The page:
Thermal degradation analysis of 3D printed scaffolds using ElastoSens™ Bio
- The evaluation of the thermoreversible behavior of specific hydrogels is conventionally performed with in-contact and destructive techniques.
- ElastoSens™ Bio characterizes thermoreversible properties through the measurement of the viscoelastic properties of thermoreversible hydrogels.
- The thermoreversible properties of gelatin and poloxamer bulk gels and 3D printed scaffolds were observed by the pronounced change in the shear storage modulus as a function of temperature.
- The structure and the concentration of the thermoreversible gels influenced the gel formation and degradation kinetics.
The thermoreversible behavior of some polymers relies on the large conformation changes in response to temperature. They have been investigated for a variety of clinical applications that demand an in situ gelation at physiological temperatures. In addition, these polymers have been widely studied for other biomedical applications such as drug delivery and tissue engineering in which the thermoresponsive behavior needs to be balanced with biocompatibility and degradation kinetics . In this field, thermoreversible polymers have also been used to produce sacrificial bioinks for 3D printing. The idea of these bioinks is that they can be washed away after printing. Therefore, they can offer temporary support or can be used to create complex geometries within a structure for vasculature networks . The analysis of the thermoreversible behavior of these gels is usually performed by evaluating the evolution of its mechanical properties. In most cases, destructive tests are conventionally employed requiring the use of multiple samples to get measurements over long periods of time. In addition, technical limitations of conventional instruments are usually an issue to detect subtle changes in the soft viscoelastic nature of these hydrogels. In this short application note, ElastoSens™ Bio was used to measure the viscoelastic properties of bulk thermoreversible polymers (gelatin and poloxamer) at different temperatures as well as the degradation of 3D printed scaffolds composed of the same thermoreversible hydrogels.
MATERIALS AND METHODS
Bovine gelatin (Sigma-Aldrich, MO, USA) dissolved in deionized water (20 %, w/w) and Poloxamer (BASF, Germany) prepared at different concentrations (20.0 % and 17.5 %, w/w) were 3D printed directly in the ElastoSens™ Bio sample holder using an Allevi 2 bioprinter (Fig. 1 and Fig. 2, respectively). A thin layer of gel was printed between the sample and the holder to ensure their contact in order to meet the testing requirements of the instrument. Gelatin scaffolds were tested at 45 °C for 7 minutes and compared under the same conditions. For the poloxamer scaffolds, two tests consisted of: (1) increasing the temperature from 5 °C to 50 °C for bulk samples, and (2) applying a constant temperature (12 °C) for 10 minutes for the 3D printed scaffold, were performed.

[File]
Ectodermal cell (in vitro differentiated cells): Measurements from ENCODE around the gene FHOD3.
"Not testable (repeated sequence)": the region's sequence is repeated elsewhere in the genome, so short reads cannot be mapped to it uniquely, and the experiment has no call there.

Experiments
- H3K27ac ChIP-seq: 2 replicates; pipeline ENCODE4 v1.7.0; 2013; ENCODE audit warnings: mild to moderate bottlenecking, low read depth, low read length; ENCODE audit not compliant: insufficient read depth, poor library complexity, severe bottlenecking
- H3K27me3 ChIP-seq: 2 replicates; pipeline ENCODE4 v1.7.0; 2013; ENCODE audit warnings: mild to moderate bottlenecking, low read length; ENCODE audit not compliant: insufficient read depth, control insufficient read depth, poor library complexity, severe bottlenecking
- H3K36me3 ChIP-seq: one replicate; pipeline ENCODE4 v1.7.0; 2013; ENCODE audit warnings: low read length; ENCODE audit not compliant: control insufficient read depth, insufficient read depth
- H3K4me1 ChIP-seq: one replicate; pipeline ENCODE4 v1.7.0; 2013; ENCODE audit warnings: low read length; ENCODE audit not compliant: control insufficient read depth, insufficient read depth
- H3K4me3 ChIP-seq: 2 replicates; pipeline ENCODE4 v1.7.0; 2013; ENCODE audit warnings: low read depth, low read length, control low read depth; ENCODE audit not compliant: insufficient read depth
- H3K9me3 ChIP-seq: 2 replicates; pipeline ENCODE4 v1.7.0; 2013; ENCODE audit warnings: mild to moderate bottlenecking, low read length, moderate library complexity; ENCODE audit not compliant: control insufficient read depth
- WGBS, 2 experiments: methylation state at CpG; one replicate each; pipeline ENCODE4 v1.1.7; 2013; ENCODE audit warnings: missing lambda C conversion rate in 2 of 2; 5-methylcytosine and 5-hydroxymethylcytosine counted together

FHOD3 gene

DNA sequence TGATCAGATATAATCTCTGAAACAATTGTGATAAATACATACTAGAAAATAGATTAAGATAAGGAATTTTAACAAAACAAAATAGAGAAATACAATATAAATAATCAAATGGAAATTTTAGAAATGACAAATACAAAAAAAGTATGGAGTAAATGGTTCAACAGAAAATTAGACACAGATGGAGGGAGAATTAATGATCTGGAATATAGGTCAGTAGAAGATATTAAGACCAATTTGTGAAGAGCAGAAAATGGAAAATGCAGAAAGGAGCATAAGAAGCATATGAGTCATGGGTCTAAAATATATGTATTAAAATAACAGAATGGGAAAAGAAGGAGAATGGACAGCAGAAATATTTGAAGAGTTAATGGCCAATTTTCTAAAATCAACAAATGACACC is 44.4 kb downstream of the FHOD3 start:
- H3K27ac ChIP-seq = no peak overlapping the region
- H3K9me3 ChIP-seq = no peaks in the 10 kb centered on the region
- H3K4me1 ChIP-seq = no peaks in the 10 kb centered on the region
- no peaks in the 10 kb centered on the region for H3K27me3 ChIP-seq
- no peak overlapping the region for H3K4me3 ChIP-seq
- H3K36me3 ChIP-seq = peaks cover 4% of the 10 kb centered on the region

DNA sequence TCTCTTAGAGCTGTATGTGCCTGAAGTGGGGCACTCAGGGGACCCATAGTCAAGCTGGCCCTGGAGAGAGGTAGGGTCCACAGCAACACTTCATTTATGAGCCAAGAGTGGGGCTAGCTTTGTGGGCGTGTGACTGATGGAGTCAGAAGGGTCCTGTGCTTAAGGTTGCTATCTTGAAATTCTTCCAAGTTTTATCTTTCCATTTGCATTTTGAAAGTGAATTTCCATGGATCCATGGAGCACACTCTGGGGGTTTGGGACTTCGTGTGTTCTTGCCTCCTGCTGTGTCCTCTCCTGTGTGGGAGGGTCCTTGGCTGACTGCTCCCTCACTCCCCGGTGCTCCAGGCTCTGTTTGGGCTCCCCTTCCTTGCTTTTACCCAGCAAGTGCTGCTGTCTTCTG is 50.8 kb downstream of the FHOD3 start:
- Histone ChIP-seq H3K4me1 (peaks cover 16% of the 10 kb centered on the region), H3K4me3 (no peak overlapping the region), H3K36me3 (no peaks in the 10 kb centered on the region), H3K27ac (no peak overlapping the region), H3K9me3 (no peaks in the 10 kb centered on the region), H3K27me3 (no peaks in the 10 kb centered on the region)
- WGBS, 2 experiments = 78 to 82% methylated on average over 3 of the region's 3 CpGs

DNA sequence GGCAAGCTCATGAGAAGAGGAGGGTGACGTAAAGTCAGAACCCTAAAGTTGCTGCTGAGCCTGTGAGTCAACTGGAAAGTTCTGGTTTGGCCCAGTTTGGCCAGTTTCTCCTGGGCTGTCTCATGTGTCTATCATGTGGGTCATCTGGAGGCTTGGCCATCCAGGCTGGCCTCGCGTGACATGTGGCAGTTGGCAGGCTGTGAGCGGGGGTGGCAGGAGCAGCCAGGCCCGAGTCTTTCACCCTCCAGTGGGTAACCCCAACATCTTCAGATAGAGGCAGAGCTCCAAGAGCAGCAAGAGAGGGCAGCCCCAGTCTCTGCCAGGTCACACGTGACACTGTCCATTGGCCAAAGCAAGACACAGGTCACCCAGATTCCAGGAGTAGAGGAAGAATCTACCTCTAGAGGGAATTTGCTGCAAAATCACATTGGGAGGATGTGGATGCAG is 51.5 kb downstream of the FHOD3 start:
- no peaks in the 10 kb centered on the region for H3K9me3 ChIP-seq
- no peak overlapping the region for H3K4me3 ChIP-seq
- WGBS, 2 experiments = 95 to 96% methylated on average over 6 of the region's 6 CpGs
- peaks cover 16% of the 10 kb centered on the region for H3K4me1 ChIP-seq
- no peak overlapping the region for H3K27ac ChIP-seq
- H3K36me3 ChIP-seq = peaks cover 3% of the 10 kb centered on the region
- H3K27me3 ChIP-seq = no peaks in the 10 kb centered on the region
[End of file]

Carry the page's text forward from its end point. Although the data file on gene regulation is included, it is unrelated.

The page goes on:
RESULTS AND DISCUSSION
Fig. 3 shows the evolution in the shear storage modulus (G’) of the gelatin gels during 7 minutes at 45 °C. For both conditions (3D printed scaffold and bulk gel), the shear modulus decreased over time confirming the complete thermal degradation of the gelatin. The 3D printed construct showed a considerably lower initial G’ (15 % of the G’ from the bulk gel) which was expected since the first is a porous structure. Another noticeable difference between the two samples was the degradation rate which was substantially higher for the bulk gel implied by the steeper slope of the curve. This difference shows that the structure influences the degradation process.
Fig. 5: Shear Elastic Modulus as a function of time of 3D printed poloxamer gels at 12 °C.
— ElastoSens™ Bio allows to rapidly vary the temperature in the same test for studying the thermoreversible behavior in real time of specific polymers through their viscoelasticity.
— ElastoSens™ Bio is able to capture subtle mechanical changes during gel formation and degradation.
— The direct printing inside the sample holder of the ElastoSens™ Bio avoids the excessive manipulation of soft hydrogels which can cause sample damage and contamination.
— ElastoSens™ Bio allows testing the viscoelasticity of biomaterials under different physical (e.g. photo or thermo stimulation), chemical (e.g. crosslinking solution) and physiological (e.g. enzymatic solution) conditions to simulate in vivo behaviors.
 Hogan, K. J., & Mikos, A. G. (2020). Biodegradable thermoresponsive polymers: Applications in drug delivery and tissue engineering. Polymer, 211, 123063.
 Prendergast, M. E., Solorzano, R. D., & Cabrera, D. (2017). Bioinks for biofabrication: current state and future perspectives. Journal of 3D printing in medicine, 1(1), 49-62.
 Furth, M. E., Atala, A., & Van Dyke, M. E. (2007). Smart biomaterials design for tissue engineering and regenerative medicine. Biomaterials, 28(34), 5068-5073.
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